The chip maker's laptop platform is mainly geared toward consumers, but AMD is looking to make strides in the SMB and public sector markets.
AMD is ready to let "Puma" roar.
At the 2008 Computex conference, June 4 in Taipei, Taiwan, AMD will officially unveil its new laptop platform, formally code-named Puma, as the chip maker looks to gain a bigger share of the red-hot notebook market.
Just as it did with its recently released desktop platform,
AMD is offering Puma as a complete package that includes the company's own processor, the dual-core Turion x2 Ultra, 7-series chip set and ATI Radeon HD 3000 series graphics.
AMD is mainly targeting the platform at consumers, who are continuing to choose notebooks over desktops, which is one reason that IDC predicts that 71 percent of consumer purchases and 66 percent of commercial buys will be laptops by 2011.
The company also designed the platform to appeal to small and midsize businesses, which are also switching to laptops, and specialized markets such as government and education.
"The notebook provides an opportunity for IT to reduce support and maintenance costs," said Scott Shutter, a brand manager for AMD. "In the public sector they tend to have older infrastructure. However, they can update their client technologies and have the latest client devices and still extend the life of that infrastructure by having modern clients without increasing the complexity of the network."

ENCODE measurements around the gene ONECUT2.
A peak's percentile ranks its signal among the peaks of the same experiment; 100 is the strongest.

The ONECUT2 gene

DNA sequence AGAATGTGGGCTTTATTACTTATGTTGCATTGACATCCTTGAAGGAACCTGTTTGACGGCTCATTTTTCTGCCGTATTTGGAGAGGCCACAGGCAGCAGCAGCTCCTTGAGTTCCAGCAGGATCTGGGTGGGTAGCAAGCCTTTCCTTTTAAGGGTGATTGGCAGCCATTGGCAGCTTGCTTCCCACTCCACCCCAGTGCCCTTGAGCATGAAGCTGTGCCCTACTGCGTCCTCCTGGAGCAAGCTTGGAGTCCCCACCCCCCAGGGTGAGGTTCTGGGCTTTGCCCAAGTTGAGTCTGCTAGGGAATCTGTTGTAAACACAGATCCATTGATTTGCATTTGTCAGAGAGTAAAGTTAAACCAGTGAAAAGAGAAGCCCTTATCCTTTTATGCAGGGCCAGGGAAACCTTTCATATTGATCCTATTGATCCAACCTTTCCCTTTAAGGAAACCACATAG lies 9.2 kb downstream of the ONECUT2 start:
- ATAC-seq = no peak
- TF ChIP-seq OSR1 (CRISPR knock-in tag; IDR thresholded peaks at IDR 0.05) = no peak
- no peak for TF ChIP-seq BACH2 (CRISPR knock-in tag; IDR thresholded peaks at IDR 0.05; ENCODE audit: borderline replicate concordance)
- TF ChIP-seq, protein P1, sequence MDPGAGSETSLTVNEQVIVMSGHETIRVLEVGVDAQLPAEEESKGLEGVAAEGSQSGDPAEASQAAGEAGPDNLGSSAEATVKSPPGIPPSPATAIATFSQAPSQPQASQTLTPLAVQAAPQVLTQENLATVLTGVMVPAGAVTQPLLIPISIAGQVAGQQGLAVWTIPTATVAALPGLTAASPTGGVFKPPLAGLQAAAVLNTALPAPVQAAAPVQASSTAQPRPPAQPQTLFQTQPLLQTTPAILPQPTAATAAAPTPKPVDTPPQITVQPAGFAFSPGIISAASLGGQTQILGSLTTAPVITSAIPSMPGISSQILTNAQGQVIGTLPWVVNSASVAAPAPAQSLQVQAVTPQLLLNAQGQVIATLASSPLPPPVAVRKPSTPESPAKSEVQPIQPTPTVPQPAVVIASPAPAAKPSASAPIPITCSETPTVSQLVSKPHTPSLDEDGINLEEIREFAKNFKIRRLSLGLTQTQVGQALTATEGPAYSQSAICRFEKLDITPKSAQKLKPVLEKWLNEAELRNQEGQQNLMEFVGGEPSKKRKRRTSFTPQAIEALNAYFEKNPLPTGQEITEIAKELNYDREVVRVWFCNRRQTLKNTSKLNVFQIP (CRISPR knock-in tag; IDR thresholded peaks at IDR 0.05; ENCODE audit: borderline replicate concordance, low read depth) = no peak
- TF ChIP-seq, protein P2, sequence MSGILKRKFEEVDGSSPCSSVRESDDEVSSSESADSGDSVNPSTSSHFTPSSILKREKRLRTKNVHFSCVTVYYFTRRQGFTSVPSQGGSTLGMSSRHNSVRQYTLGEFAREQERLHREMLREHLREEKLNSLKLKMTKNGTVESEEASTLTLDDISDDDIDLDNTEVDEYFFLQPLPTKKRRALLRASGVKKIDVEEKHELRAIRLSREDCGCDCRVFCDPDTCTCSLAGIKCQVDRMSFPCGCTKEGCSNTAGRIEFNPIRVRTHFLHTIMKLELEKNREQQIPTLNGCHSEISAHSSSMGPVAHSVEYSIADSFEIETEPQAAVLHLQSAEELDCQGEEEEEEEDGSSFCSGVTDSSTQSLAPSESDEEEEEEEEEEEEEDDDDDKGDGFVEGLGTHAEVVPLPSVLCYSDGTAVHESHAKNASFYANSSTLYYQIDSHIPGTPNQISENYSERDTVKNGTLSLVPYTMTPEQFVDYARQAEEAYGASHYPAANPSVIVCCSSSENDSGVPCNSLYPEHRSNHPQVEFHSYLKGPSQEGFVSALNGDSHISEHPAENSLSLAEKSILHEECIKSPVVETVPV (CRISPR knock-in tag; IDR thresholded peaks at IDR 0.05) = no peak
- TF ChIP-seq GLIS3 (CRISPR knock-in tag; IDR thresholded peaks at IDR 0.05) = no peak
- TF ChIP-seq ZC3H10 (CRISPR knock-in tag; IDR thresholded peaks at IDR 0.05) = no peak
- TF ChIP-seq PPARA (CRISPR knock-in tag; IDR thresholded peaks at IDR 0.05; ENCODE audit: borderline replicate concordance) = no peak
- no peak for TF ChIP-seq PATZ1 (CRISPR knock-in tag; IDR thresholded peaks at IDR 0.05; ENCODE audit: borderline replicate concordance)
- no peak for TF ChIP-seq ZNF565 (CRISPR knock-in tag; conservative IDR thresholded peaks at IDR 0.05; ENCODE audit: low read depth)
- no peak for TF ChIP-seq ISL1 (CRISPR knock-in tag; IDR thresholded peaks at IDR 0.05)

AMD Beats Intel to Notebook Market
AMD is releasing Puma at a fortuitous time as the company looks to bounce back from a series of missteps in 2007.
Before the Computex show kicked off, Intel told its customers that it would delay releasing its Centrino 2 laptop
platform after the company discovered problems with the chip set's integrated graphics. There were also problems with the licensing of Intel's WiMax technology in the United States.
This means that AMD will bring its laptop to the market first, which some analysts believe will give it an edge, especially when it comes to back-to-school and holiday sales later this year.
Rob Enderle, an analyst with the Enderle Group, said that Puma, for the first time, gives AMD a chance to compete with Intel in the laptop market. While Enderle believes that AMD still can not compete against Intel when it comes to power efficiency, he does think that Puma's graphics, both integrated and discrete, are better than what Intel offers with Centrino.
"Their [AMD's] advantage is with graphics," said Enderle. "Companies have been specifying that an increasing number of notebooks have discrete graphics. It's still not the prevalent way of doing things, but it's a growing trend so that might indicate that AMD may have an advantage with regard to this trend. However, most folks are still buying [integrated graphics] Intel."
For the most part, the integrated and discrete Radeon graphics are meant to offer consumers options such as being able to download and watch high-definition video or support Microsoft's DX10 graphics API. AMD also packed a number of power-saving features into Puma
to appeal to commercial buyers and to try to close the gap with Intel's offerings.